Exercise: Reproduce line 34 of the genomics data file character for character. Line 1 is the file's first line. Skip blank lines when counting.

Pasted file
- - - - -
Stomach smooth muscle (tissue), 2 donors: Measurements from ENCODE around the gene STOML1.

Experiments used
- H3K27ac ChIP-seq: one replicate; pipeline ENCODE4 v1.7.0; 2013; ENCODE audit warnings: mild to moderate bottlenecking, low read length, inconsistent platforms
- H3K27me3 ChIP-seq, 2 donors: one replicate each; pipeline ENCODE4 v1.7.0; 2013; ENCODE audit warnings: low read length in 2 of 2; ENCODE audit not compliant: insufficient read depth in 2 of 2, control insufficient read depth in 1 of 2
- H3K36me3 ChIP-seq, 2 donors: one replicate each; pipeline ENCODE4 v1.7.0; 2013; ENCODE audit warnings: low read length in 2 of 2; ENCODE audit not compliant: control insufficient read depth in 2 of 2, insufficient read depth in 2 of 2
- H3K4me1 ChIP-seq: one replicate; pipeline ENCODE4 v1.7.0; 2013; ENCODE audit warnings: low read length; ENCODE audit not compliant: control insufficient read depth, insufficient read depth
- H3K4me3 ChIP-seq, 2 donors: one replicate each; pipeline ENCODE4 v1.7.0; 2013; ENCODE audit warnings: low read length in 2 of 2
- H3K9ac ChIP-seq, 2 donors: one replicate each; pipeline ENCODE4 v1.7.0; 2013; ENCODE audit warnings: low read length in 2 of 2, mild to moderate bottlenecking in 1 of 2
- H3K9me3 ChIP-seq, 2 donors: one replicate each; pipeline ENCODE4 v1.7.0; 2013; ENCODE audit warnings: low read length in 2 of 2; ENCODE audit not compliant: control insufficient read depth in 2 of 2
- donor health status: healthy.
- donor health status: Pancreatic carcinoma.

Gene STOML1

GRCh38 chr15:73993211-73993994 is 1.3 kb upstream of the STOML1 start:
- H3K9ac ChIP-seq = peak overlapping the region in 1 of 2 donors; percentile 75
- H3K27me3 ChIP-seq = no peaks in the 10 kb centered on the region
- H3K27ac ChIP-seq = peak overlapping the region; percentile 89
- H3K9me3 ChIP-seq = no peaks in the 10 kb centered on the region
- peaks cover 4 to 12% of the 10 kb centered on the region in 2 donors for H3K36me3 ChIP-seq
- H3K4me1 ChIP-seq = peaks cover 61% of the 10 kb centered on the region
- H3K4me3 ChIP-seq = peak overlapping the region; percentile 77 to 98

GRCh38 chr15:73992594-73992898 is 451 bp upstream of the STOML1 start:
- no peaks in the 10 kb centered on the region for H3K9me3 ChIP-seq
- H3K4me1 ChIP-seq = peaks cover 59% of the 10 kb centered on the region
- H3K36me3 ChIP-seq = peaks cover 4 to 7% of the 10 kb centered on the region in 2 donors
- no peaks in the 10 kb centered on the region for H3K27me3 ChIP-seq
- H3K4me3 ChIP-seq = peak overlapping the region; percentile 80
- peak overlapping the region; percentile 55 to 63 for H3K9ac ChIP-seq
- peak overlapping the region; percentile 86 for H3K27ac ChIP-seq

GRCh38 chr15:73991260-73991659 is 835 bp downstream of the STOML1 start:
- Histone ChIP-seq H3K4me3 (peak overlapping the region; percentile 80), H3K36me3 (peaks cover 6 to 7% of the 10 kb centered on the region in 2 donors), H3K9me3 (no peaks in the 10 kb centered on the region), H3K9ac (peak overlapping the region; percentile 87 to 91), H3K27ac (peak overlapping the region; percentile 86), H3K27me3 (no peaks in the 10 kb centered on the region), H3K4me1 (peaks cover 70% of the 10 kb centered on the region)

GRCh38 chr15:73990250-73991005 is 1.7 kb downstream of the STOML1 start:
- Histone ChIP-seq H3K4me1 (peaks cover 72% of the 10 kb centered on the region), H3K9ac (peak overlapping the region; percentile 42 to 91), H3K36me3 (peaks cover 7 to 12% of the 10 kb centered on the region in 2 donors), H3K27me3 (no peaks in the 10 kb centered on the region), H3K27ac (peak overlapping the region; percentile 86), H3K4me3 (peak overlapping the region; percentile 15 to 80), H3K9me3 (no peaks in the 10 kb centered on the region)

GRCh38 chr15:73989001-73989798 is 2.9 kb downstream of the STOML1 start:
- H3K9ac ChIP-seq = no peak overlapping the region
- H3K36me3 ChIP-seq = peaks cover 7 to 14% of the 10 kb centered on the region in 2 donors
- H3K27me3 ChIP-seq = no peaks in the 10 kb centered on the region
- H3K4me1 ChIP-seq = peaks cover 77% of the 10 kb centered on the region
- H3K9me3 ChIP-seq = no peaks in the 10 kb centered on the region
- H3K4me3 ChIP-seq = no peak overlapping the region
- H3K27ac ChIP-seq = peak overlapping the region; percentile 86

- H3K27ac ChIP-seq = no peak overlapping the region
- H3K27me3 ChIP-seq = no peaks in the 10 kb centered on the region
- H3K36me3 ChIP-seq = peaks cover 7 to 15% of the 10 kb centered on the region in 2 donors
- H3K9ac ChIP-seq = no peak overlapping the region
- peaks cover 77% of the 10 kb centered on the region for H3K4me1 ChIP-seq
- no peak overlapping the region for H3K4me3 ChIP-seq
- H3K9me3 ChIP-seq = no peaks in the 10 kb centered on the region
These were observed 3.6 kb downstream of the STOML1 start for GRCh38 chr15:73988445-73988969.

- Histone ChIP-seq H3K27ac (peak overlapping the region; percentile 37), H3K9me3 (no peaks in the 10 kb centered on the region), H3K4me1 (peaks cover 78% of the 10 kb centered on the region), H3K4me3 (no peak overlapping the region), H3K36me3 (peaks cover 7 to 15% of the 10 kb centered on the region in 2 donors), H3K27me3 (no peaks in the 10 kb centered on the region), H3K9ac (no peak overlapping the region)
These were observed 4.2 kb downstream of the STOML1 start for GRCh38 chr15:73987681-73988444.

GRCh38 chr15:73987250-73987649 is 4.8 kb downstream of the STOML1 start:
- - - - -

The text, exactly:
- H3K9ac ChIP-seq = no peak overlapping the region